Sat | Sep 23, 2017

St Mary students, citizens enjoy Tacky Day celebrations

Published:Saturday | April 29, 2017 | 4:00 AMOrantes Moore
Grade 10 and 11 students from the Tacky High School in St Mary entertain the audience at the 13th annual Tacky Day Celebrations.
Grade 10 and 11 students from the Tacky High School in St Mary who entertained the audience at the 13th annual Tacky Day celebrations.
President of the Universal Negro Improvement Association Steven Golding laying a wreath at the Tacky monument in Claude Stuart Park.
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Dozens of students, heritage fans, and local residents packed into the Claude Stuart Park in Port Maria, St Mary, yesterday, for the parish's 13th annual Tacky Day celebrations.

The event, hosted by the St Mary Parish Library under the theme 'The Chief Tacky Story and its Impact on Youths Today', was aimed at raising awareness of the legendary West African leader who organised and led the first major civil war in the Caribbean.

Tacky's War, which began in Port Maria on Easter Monday in 1760, rocked the unsuspecting British army to its core and is considered to be the catalyst to subsequent revolts by kidnapped Africans across Jamaica and throughout the Caribbean.

After a series of re-enactments and performances by local schoolchildren and an item by Kerlyn Brown from CVM's 'Inspire Jamaica' programme, the president of the Universal Negro Improvement Association, Steven Golding, concluded the event with a moving oration urging Jamaicans to reconnect with their African roots and calling on the Government to honour Tacky as a National Hero.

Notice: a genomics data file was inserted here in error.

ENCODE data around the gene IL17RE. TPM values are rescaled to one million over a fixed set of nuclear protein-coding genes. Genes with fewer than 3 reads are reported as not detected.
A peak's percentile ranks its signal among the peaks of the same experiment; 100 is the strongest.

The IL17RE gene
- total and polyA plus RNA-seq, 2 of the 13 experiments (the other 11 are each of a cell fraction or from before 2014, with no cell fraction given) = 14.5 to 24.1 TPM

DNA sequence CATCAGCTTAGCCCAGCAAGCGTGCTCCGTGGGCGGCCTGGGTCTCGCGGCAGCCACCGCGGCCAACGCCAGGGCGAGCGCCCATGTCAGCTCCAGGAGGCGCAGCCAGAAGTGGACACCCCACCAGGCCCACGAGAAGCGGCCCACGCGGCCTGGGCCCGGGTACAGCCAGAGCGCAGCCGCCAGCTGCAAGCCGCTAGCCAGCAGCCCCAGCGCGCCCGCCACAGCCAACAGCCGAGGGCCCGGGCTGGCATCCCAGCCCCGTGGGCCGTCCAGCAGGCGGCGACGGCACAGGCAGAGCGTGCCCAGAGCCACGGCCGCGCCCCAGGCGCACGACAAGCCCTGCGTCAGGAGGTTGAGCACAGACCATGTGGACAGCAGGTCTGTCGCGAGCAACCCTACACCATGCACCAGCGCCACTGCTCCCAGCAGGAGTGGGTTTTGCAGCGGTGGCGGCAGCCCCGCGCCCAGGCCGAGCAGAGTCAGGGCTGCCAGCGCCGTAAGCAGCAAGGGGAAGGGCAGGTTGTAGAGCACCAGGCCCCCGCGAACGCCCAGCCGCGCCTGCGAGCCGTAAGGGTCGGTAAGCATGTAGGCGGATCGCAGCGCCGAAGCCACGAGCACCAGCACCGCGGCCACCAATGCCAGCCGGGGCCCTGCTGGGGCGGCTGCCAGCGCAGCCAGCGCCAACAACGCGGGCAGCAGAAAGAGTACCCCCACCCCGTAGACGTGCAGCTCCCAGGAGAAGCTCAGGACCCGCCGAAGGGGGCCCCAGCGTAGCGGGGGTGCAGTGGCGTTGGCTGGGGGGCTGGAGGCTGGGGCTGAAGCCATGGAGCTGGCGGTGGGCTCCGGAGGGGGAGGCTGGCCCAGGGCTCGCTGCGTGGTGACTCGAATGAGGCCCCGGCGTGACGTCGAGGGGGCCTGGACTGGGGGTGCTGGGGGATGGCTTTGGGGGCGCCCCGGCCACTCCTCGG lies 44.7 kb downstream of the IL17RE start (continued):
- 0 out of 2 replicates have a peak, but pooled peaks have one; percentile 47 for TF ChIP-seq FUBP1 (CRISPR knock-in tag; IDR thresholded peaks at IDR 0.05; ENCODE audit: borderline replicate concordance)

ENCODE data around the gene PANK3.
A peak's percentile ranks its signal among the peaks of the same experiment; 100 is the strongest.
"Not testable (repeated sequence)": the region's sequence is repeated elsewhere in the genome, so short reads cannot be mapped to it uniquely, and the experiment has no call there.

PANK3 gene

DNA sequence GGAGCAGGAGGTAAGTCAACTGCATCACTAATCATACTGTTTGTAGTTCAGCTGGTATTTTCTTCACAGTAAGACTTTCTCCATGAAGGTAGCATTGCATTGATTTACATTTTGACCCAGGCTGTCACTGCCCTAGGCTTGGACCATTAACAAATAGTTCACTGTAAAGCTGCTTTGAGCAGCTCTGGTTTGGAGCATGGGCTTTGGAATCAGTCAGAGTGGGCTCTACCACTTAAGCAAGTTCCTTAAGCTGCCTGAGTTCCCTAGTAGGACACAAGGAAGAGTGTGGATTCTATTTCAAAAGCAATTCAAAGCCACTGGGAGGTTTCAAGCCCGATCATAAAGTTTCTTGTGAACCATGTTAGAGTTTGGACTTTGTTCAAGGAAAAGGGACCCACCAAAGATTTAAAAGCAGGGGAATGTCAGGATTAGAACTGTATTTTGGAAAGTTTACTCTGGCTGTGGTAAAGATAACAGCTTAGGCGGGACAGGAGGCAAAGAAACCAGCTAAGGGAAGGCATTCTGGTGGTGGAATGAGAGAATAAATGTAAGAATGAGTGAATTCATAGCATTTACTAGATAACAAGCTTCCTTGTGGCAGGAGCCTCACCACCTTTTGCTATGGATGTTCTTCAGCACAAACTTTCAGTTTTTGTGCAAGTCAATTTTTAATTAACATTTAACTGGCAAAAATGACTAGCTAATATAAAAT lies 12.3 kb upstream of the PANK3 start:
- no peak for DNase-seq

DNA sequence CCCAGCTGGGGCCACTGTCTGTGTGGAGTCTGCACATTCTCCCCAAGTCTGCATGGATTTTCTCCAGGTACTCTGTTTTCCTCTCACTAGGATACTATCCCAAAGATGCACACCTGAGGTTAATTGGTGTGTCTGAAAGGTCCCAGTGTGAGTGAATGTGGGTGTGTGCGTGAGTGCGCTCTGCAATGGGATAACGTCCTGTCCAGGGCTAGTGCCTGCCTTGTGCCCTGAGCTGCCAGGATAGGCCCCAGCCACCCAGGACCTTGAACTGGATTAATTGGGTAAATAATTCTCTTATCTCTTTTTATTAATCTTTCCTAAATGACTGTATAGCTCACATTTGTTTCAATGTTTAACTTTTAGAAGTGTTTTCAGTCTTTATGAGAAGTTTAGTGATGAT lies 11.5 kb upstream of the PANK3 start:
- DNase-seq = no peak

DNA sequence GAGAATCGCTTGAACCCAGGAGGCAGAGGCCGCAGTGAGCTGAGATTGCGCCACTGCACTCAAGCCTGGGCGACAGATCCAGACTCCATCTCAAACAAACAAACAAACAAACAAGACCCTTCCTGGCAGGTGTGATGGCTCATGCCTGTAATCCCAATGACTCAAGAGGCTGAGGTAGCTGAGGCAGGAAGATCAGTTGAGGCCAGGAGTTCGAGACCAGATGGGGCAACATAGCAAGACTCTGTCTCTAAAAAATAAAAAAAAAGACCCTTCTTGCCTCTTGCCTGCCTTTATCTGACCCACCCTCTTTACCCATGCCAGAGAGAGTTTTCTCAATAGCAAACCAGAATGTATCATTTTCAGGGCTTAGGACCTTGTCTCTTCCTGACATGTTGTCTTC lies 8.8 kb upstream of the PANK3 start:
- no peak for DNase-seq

Still seeking liberation

 

He told The Gleaner: "It was my pleasure to deliver the annual Chief Tacky Day lecture here in Port Maria, and I certainly enjoyed seeing the performances from the different schools in St Mary and the remembrance that is given to those who should be declared a National Hero.

"Tacky is relevant today because he was seeking liberation of our people. What we have received since 1834 coming up to now is emancipation, but Jamaicans must not confuse emancipation with liberation because, as Marcus Garvey said, "... while others might free the body, none but ourselves can free the mind.

"My message today was one of remembrance, reclamation and redemption. To remember our African identity, reclaim it in empowering ourselves, and to redeem the spirit of our ancestors who stayed alive with only one hope, that of our return spiritually, physically, or otherwise to Africa and to remember and unite again the African family that was broken."

Tacky heritage advocate Derrick 'Black X' Robinson, who helped coordinate the event, said: "Today was very inspirational and touching. It is a wonderful platform because we want Tacky to represent the entire country in all its positive facets, and that's why we had the people from the 'Inspire Jamaica' programme, the Rural Agricultural Development Authority, and the National Heritage Trust here with us today."